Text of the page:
Why No 'White Lives Matter'?

Tessa Majors, a young woman ''not of color," was unable to complete her first semester at Barnard University in New York City. She was fatally stabbed in Morningside Park adjacent to the university, collapsing as she left the park -- a place referred to over the years as "Muggingside Park.” At least one "person of color," all of thirteen years old, has been arrested. Although it is unclear whether he participated in the murder, he has implicated others who, like him, have barely reached their teen years.

Three days earlier, a black man and a black woman, members of a virulently anti-Semitic sect, the black Hebrew Israelites, went on a killing spree in a kosher market in Jersey City. Six people died, including a police officer.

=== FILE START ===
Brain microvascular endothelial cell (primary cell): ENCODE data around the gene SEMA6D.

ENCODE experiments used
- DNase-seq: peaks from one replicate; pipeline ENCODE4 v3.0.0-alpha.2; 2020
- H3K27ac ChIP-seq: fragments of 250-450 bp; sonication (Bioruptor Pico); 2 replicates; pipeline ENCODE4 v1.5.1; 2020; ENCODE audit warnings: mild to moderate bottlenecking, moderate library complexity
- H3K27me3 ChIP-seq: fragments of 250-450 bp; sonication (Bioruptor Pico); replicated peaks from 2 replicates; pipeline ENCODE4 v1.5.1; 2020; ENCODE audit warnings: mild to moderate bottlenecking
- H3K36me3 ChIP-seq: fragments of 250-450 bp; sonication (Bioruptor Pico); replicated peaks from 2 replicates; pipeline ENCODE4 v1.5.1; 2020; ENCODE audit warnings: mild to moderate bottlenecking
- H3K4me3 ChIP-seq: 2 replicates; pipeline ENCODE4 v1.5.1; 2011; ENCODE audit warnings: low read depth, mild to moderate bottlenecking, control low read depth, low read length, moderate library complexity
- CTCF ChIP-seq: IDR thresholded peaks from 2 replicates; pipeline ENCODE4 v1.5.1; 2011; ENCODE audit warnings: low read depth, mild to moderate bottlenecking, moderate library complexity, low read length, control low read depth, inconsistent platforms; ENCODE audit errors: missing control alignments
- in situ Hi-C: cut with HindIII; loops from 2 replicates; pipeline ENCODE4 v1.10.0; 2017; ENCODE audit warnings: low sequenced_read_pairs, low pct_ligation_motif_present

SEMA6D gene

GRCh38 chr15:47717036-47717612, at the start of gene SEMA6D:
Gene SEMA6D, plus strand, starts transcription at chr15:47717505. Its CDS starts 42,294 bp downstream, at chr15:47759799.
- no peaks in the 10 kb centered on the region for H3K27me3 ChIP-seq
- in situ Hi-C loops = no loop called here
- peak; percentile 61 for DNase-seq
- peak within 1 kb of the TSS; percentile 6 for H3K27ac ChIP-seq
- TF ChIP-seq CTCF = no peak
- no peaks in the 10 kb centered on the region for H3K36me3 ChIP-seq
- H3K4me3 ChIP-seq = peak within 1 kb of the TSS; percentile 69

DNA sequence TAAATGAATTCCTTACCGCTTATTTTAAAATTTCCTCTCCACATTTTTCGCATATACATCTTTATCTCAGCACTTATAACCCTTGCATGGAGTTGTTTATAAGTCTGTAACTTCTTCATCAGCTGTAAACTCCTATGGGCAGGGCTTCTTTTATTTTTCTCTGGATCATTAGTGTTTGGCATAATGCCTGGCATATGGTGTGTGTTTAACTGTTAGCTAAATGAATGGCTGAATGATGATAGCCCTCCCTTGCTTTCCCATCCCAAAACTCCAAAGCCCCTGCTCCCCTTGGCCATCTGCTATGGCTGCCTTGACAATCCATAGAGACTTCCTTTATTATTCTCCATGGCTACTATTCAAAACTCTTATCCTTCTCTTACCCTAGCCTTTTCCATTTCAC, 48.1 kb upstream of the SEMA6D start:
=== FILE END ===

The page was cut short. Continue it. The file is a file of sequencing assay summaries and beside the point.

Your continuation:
Last week’s incidents have one obvious thing in common -- both involved blacks murdering whites. They also have at least one other thing in common -- nobody marched, nobody protested, nobody circulated ‘White Lives Matter” shirts, nobody organized boycotts of black-run businesses, nobody took to the streets screaming racial epithets, nobody threw bricks at black-owned property, and nobody attacked black citizens.

Contrast that non-reaction not only to what occurred in Baltimore four years ago when Freddie Gray died, or five years ago in Ferguson when Michael Brown died, but with what happened for three days in 1991 when a seven-year-old black boy was tragically but unintentionally killed by a vehicle driven by Yosef Lifsh, an Orthodox Jew who was escorting the Grand Rebbe of the Lubavitch Hasidic community to the cemetery where he visited his deceased wife every Sunday. Lifsh’s car collided with another vehicle; the collision sent Lifsh's car flying onto the sidewalk where it pinned a black youth, Gavin Cato, against a building, causing his death.